Saturday, June 1, 2013

Google Glass

Image credit: Josh Miller/CNET

Google Glass is, simply put, Google on your face. The titanium-framed wearable computer has the ability to take the very most recent communications from your smartphone or Google accounts and show them to you in a head-up display.

Google Glass takes photos and videos, sends text messages, engages in FaceTime-like Google Hangouts, makes phone calls, searches Google, and gets turn-by-turn navigation with maps. It can show the weather, the time, and headlines from The New York Times that have been pushed to the device, with spoken headline summaries. [For now, anyway, that's about it].

The $1,500 test unit – the Explorer Edition, a quasi-prototype version of Google Glass – was distributed to select app developers and general consumers, known as ‘Explorers’.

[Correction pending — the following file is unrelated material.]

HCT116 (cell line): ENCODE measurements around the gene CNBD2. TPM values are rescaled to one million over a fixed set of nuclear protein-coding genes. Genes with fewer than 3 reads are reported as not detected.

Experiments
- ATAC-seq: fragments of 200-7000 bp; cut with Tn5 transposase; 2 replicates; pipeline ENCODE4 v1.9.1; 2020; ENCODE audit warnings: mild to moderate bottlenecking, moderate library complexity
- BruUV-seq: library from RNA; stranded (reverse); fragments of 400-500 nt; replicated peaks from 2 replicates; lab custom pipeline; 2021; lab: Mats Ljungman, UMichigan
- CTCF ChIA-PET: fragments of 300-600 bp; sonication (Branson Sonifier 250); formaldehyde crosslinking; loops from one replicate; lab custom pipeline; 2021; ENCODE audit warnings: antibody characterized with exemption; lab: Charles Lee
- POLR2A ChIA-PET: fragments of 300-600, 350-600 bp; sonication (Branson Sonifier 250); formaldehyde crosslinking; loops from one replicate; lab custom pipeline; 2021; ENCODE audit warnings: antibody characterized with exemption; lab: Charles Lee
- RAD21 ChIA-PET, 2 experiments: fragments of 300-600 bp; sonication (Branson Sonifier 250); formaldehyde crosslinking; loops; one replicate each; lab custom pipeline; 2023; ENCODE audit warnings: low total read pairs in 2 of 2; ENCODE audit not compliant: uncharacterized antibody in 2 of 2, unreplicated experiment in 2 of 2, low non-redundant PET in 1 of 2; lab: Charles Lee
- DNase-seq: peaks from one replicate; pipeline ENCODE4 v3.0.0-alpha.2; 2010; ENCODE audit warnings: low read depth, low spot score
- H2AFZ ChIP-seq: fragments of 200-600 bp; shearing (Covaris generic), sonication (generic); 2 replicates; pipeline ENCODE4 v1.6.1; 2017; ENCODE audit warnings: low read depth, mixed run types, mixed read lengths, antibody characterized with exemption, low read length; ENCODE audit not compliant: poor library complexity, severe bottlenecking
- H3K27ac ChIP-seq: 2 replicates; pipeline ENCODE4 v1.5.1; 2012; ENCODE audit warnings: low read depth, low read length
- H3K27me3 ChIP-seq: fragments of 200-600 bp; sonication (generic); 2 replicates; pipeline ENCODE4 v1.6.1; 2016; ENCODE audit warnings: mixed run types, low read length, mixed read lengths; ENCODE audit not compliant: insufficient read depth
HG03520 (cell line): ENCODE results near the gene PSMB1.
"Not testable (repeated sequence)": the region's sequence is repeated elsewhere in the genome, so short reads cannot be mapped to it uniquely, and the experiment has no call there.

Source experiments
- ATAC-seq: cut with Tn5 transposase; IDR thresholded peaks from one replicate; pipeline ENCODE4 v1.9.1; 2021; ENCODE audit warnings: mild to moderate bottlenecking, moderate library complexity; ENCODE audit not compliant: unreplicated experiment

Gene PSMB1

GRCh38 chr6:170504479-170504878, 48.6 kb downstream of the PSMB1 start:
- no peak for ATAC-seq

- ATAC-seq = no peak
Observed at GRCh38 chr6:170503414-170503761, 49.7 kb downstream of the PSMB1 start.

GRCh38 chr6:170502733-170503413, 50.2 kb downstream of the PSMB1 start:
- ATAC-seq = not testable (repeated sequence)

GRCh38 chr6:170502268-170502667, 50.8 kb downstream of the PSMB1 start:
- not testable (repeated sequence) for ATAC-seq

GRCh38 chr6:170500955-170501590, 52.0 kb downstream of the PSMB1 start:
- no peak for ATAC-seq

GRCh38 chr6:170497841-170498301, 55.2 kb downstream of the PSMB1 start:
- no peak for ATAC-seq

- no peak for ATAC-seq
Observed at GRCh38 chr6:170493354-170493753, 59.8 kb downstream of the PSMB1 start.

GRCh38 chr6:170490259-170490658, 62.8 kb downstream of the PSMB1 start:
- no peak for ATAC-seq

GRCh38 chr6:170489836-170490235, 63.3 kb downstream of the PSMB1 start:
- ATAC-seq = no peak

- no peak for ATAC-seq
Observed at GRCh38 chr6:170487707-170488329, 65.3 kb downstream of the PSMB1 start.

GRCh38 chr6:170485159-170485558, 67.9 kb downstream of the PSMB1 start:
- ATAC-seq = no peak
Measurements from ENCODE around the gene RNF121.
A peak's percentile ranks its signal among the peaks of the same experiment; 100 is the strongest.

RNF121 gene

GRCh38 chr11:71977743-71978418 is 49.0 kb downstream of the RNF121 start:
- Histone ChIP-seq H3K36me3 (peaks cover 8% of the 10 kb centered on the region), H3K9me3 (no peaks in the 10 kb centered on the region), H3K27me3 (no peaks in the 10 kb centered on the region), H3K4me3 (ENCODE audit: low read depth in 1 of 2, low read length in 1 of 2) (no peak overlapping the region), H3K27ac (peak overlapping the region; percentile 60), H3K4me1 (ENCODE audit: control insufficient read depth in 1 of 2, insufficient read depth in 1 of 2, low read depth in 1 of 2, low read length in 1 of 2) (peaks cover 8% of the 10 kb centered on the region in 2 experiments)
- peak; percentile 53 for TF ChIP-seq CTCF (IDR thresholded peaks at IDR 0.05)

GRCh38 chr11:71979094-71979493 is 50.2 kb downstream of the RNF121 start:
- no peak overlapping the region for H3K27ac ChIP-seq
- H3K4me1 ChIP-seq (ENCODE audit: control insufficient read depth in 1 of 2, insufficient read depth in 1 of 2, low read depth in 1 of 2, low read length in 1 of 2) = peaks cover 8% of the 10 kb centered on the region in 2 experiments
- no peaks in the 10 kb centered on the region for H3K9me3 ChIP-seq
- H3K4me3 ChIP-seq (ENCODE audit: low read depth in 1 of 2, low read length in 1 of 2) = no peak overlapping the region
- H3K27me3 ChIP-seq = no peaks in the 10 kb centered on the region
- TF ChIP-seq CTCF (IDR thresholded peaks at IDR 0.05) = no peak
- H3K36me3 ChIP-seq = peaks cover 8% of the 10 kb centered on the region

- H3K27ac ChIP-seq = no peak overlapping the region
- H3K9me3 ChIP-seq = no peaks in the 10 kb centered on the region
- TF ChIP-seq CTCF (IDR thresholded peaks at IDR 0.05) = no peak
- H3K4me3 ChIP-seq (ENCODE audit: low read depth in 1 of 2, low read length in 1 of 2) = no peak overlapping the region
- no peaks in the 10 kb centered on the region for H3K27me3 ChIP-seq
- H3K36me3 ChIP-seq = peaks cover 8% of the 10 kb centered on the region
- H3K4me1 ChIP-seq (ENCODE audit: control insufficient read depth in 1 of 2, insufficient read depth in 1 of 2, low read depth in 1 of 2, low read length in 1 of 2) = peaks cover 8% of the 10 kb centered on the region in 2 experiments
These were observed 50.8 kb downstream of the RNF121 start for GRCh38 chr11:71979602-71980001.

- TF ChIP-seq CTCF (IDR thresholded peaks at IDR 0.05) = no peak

Usability impressions of Google Glass are mostly positive; being described as a straightforward and intuitive device to operate. When the display is not active, a simple finger tap to the touch sensitive piece of Google Glass will activate the display unit (an upward tilt of the head will accomplish the same for 100% hands-free operation). After the display is active, interactions with Glass occur via voice commands.

Saying “OK Glass” will open a menu of possible options. The user can then command Glass to “Send a message to…” “Record a video,” “Give directions to…” or a number of other commands. Google appears to have already streamlined the operating side of Glass. This is quite encouraging for a product not officially slated to be released until 2014.

But Google Glass lacks cellular connectivity of its own. Instead, Glass is a supplementary device having to rely on a user’s smartphone cellular connection for all of its Internet connected functionality.

Still, it is one cool product to show off!

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